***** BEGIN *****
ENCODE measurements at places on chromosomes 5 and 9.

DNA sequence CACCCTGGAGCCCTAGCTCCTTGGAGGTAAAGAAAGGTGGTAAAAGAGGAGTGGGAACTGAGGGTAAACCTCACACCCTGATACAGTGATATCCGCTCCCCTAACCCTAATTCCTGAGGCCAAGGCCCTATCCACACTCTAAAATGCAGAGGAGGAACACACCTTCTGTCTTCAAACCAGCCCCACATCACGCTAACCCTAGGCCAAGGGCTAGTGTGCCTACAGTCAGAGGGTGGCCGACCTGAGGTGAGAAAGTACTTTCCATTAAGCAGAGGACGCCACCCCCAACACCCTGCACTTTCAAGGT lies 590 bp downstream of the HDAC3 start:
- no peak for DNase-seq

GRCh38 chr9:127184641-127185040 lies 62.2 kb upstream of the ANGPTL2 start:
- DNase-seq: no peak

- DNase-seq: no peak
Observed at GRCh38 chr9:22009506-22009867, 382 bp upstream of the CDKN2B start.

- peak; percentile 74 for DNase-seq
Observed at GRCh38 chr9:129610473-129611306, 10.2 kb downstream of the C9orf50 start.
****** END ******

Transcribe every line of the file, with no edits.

ENCODE measurements at places on chromosomes 5 and 9.

DNA sequence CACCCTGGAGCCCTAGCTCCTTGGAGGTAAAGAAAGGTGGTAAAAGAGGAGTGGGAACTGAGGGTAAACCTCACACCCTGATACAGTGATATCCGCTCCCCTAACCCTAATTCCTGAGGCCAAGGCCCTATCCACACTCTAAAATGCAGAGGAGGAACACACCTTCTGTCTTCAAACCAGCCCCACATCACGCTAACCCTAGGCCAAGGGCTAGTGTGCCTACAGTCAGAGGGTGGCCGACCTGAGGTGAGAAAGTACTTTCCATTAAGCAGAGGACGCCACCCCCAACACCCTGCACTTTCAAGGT lies 590 bp downstream of the HDAC3 start:
- no peak for DNase-seq

GRCh38 chr9:127184641-127185040 lies 62.2 kb upstream of the ANGPTL2 start:
- DNase-seq: no peak

- DNase-seq: no peak
Observed at GRCh38 chr9:22009506-22009867, 382 bp upstream of the CDKN2B start.

- peak; percentile 74 for DNase-seq
Observed at GRCh38 chr9:129610473-129611306, 10.2 kb downstream of the C9orf50 start.